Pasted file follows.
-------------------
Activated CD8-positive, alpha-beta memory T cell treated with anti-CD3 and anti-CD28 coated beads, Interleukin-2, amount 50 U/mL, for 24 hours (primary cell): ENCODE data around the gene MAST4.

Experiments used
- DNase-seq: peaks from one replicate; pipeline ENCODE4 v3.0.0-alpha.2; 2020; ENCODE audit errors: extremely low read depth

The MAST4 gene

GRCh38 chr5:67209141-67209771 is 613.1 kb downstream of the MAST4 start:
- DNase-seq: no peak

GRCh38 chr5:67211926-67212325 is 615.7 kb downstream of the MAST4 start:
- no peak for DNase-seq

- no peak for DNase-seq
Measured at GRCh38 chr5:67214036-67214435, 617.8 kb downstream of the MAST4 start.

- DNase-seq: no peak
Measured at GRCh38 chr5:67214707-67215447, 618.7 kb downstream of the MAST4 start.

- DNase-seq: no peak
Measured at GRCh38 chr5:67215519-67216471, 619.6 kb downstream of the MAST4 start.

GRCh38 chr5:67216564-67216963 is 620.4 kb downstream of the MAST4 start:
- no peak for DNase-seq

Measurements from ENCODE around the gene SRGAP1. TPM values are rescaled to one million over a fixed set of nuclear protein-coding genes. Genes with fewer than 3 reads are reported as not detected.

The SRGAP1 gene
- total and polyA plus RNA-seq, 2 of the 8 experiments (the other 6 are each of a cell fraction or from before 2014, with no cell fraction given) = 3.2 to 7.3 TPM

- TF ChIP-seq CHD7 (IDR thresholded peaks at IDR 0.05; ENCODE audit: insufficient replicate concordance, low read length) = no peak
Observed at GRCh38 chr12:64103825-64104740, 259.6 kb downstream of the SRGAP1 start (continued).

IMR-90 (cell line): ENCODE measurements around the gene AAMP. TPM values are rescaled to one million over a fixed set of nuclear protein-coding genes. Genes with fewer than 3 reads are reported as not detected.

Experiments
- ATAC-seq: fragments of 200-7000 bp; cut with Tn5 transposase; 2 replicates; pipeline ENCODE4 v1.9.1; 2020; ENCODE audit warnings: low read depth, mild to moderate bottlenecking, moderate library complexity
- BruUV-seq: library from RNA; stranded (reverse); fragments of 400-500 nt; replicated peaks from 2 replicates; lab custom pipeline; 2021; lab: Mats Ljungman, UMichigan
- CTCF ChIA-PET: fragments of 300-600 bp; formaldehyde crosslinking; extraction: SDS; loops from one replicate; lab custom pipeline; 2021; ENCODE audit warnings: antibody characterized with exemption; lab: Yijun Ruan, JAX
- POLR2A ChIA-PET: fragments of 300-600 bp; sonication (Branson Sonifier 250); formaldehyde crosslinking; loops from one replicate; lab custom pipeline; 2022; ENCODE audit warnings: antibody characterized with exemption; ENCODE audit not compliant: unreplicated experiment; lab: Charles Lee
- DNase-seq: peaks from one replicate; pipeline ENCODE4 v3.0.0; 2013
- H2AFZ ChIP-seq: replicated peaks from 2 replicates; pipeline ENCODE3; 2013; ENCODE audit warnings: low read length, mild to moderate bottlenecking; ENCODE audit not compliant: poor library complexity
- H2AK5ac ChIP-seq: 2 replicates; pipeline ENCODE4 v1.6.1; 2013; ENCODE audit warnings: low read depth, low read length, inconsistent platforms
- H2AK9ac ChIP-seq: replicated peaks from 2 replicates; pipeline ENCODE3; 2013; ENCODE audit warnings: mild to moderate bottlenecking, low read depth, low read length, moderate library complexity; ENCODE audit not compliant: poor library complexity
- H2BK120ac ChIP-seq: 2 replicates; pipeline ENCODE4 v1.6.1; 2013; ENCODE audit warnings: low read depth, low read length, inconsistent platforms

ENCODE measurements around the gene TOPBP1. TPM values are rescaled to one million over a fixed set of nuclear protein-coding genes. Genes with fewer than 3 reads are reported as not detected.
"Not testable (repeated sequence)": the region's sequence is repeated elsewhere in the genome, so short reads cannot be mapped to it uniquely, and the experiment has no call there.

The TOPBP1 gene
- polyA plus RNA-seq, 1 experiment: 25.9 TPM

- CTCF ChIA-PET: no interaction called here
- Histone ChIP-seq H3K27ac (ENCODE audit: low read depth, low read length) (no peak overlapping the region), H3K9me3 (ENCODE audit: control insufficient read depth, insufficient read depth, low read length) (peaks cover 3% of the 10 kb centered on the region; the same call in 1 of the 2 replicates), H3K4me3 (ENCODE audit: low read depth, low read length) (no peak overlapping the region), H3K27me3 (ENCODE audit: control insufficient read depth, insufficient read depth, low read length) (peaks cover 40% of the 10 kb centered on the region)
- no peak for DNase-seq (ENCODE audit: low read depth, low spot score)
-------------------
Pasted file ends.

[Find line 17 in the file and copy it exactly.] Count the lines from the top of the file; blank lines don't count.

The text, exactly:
Measurements from ENCODE around the gene SRGAP1. TPM values are rescaled to one million over a fixed set of nuclear protein-coding genes. Genes with fewer than 3 reads are reported as not detected.